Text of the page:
A short Twitter conversation the other night about Richard Hammond’s tv show Journey to The Centre Of The Planet had me musing on the state of science programming. It’s not great, to be blunt. Hammond’s show was damned by knowledgeable observers like X&HTeam-mate MadameWDW…
She echoed the consensus.
Science shows seem to fall into camps nowadays. You have the big specials, filled with expensive CGI and hosted by a housewives’ favourite, full of sound and fury and very little content. I’d roll the James May show where he plays with oversized Lego into this camp, too. You have shows like Spring/Autumnwatch, cosy and cute, slipping in odd bits of science amidst all the cute wittle chickywickies and a disturbingly gleeful focus on hedgehog poo.
Then you have Bang Goes The Theory, a more polite version of Discovery’s Mythbusters and a direct descendent of Hammond-hosted shows like Blast Lab and Brainiac. You could maybe parse two minutes of interest out of these shows. They’re light entertainment disguised with a white coat and protective goggles. Not that I have a problem with blowing things up on camera in the name of science, but the shows are painfully thin on actual content. Finally, god help us, the hipster Top Gear that is The Gadget Show. It’s thin gruel, but on occasion rolls out an innovation or two amidst the endless competitions and tests of the top five waterproof cameras.
There’s a hole in the schedule.
I mourn, Readership, for a memory. I mourn for a show that combined raffish charm with excitement and enthusiasm for the science of the day. I mourn for a show forged in the era of the white heat of technology, that is ever more needed in this most sciencefictional of centuries.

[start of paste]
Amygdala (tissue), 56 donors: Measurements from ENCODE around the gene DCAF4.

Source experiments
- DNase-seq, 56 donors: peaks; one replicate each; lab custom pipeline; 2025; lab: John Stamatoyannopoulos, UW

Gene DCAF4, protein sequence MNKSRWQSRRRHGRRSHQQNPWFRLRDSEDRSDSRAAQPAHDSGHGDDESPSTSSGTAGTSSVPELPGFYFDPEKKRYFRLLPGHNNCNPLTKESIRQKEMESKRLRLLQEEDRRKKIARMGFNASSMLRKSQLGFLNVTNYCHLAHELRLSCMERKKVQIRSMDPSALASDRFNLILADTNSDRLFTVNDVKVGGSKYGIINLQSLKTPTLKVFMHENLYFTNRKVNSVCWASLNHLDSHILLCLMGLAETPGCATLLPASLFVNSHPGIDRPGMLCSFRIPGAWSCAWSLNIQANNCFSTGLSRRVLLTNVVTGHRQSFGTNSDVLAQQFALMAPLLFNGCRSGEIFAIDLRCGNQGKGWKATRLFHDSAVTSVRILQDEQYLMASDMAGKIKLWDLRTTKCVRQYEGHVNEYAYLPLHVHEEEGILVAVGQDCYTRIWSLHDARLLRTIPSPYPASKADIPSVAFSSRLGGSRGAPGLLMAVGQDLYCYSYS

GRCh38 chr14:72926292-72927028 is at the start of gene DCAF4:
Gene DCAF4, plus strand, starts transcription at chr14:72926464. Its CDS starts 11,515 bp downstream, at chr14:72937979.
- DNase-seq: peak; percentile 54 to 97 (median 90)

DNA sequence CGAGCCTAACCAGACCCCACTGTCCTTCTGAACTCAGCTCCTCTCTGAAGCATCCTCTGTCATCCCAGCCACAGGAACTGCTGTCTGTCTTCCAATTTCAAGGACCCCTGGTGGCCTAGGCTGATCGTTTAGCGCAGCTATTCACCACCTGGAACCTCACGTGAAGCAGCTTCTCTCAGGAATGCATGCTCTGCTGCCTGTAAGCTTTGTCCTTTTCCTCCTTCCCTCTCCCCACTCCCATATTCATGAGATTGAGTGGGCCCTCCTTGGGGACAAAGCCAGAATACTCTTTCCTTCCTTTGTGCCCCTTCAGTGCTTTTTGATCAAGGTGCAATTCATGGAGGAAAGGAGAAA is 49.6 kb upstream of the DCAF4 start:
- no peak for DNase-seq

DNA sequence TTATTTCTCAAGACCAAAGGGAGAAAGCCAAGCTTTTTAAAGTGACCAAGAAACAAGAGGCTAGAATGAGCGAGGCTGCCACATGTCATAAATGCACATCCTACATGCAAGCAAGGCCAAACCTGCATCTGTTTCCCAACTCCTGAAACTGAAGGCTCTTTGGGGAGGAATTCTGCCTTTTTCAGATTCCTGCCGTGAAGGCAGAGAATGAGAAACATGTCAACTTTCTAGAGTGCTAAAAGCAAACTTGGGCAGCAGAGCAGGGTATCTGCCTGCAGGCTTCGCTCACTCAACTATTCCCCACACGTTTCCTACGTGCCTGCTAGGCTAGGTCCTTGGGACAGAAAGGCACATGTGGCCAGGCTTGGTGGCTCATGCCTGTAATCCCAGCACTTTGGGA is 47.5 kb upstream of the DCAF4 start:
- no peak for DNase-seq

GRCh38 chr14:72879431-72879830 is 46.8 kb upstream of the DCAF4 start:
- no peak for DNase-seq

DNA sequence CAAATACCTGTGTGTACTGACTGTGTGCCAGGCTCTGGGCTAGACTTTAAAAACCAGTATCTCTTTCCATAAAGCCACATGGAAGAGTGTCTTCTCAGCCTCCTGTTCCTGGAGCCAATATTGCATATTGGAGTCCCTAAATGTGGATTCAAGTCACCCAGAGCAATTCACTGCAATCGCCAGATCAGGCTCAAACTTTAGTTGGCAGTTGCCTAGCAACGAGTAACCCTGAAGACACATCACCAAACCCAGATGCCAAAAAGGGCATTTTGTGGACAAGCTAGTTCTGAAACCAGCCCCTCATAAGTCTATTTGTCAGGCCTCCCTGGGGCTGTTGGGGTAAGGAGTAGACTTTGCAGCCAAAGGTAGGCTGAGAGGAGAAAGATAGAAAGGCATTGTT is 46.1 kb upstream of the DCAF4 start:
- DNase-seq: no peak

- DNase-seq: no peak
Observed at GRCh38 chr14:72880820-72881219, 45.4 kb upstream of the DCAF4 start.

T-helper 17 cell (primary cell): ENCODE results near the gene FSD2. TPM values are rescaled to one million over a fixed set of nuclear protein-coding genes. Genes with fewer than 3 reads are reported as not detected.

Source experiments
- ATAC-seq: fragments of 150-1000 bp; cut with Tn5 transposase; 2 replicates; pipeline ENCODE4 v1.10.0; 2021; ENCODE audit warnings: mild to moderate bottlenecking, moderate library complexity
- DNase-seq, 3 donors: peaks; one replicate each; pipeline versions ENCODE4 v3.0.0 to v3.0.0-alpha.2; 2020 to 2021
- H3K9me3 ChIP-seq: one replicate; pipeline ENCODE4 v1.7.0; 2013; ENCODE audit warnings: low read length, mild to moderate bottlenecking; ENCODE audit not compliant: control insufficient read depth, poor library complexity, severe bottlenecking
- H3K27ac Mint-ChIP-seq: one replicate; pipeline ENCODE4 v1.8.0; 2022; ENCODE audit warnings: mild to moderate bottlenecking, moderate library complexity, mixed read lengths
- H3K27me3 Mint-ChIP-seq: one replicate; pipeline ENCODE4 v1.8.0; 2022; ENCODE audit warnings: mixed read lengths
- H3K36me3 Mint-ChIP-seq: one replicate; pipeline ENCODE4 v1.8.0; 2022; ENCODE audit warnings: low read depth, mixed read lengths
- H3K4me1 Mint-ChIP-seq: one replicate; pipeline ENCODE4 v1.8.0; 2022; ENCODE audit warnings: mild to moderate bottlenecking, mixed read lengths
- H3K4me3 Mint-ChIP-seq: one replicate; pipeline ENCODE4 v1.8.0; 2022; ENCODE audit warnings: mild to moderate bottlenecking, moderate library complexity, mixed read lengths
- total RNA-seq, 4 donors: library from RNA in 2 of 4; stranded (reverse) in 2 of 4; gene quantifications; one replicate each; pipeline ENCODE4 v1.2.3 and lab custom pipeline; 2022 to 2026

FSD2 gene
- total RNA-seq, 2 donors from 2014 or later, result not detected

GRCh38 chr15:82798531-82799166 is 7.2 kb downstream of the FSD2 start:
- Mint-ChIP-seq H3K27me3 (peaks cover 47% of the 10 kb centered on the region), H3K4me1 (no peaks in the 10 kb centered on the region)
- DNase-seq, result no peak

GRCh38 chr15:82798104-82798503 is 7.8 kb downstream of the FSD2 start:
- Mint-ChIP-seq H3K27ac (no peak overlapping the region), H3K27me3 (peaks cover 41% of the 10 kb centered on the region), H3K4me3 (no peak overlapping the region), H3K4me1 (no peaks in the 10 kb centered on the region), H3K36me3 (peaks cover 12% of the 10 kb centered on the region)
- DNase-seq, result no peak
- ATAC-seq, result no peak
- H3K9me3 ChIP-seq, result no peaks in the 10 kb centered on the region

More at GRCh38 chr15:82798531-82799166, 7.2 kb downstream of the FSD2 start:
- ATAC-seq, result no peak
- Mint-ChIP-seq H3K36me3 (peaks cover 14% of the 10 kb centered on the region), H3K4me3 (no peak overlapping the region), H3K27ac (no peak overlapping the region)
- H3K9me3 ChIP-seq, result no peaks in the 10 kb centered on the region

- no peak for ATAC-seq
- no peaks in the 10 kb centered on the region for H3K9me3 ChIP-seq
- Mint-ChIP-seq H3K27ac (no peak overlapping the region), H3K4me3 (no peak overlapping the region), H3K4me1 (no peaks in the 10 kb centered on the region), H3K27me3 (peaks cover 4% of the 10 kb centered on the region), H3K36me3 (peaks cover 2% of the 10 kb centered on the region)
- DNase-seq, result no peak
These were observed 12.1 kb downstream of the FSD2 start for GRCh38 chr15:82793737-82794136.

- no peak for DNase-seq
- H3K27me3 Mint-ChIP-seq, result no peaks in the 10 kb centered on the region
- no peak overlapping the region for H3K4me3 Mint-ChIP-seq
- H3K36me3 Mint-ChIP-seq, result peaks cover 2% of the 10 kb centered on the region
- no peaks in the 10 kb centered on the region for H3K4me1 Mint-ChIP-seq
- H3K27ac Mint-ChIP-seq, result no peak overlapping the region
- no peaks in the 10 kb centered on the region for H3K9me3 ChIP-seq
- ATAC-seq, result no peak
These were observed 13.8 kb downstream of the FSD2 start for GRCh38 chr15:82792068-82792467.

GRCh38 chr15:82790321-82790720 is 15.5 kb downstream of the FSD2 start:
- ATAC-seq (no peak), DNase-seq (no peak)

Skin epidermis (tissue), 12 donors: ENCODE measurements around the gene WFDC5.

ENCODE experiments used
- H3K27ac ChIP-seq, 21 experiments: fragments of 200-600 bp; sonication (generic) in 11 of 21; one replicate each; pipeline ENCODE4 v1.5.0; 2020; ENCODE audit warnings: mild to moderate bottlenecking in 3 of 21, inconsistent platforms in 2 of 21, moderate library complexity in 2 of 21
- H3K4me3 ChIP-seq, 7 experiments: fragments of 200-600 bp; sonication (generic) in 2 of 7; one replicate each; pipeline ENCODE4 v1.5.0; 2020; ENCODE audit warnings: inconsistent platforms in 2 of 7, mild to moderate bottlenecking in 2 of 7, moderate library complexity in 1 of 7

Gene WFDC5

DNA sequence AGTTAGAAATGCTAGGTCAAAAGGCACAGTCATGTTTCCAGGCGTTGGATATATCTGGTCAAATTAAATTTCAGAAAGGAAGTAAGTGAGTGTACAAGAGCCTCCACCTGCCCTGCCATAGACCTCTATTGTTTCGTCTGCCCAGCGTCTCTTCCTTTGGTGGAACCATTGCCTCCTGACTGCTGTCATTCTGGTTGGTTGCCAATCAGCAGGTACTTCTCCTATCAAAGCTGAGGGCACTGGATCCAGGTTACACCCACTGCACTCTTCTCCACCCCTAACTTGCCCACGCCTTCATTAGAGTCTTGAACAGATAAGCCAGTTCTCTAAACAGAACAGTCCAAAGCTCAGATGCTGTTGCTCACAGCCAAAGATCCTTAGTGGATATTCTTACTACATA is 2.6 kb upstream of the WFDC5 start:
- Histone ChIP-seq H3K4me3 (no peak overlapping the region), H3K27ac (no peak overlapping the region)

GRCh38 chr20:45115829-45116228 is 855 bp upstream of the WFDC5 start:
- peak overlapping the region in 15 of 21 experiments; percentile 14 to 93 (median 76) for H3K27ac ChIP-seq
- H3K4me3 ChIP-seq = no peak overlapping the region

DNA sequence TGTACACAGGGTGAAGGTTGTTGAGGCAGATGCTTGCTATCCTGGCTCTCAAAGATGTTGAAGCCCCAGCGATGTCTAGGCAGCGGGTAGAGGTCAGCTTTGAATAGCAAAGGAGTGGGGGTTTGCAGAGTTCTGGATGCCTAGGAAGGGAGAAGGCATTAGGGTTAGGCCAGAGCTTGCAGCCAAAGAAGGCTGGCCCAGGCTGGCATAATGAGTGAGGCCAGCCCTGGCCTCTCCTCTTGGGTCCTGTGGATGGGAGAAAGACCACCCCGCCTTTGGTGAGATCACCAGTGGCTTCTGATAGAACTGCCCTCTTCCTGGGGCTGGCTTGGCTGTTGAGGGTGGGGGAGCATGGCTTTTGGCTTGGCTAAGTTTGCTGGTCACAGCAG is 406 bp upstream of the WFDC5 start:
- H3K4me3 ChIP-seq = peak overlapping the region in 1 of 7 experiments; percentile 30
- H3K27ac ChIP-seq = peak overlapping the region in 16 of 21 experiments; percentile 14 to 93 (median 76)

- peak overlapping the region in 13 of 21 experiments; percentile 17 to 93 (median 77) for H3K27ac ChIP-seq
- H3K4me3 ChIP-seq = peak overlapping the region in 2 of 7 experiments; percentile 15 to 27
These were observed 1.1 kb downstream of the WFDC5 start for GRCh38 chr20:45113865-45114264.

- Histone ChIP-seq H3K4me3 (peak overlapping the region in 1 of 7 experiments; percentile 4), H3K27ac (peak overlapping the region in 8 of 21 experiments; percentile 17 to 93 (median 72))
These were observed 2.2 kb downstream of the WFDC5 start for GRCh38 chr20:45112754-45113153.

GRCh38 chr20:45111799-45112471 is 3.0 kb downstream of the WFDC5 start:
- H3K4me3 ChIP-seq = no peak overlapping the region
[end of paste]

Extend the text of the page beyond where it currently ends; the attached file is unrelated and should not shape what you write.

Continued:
I miss Tomorrow’s World.
In the 60s, 70s and 80s, TW had the sort of sway, impact and viewership that was only topped by shows like Top Of The Pops. It was slick and glamourous, and not afraid to talk to it’s audience like grown-ups. It was wide-ranging, yet capable of bringing depth and focus to a subject when it was needed. It roamed the world, from the science parks and boffins of rural England to the rocket jockeys of the California deserts. In William Woollard it had a genuine, frequently shirtless sex symbol. In Raymond Baxter, a Chairman Of The Board, a smooth-talking master at the tricky job of making science approachable. You never felt you were being talked down to. Tomorrow’s World was pacy, newsy and in the right place at the right time. It was at the forefront of the computer boom of the early eighties, showed us the first home video cameras and recorders, and was all over the launch of the shuttle Enterprise. As Atlantis touched down for the last time, I couldn’t help but feel a twinge that the Tomorrow’s World team weren’t there to welcome it home.
As science becomes increasingly under threat from swivel-eyed fundamentalists and swingeing budget cuts, I think the time is right for a revival. A weekly science-based magazine show would be a great way to spark interest in the field. We need the legacy of Baxter, Woollard, Michael Rodd and the others more than ever. Let’s celebrate the world of tomorrow, with a show that will give us up-to-the-minute updates in the fast-moving field of science and technology. Boing Boing TV, anyone?
(Speaking of Boing Boing, they’ve posted some background to the picture that heads up this post. Short version: the lady, Jane Root, was a test subject into early prenatal gender screening in the 1950s. She’s just been told she’s having a girl.
I suggest that you show that picture to the next person that tries to tell you that science is a soul-less, uncaring endeavour, and then tell them to go gruff in a hat. I love this picture. And I fucking LOVE science.)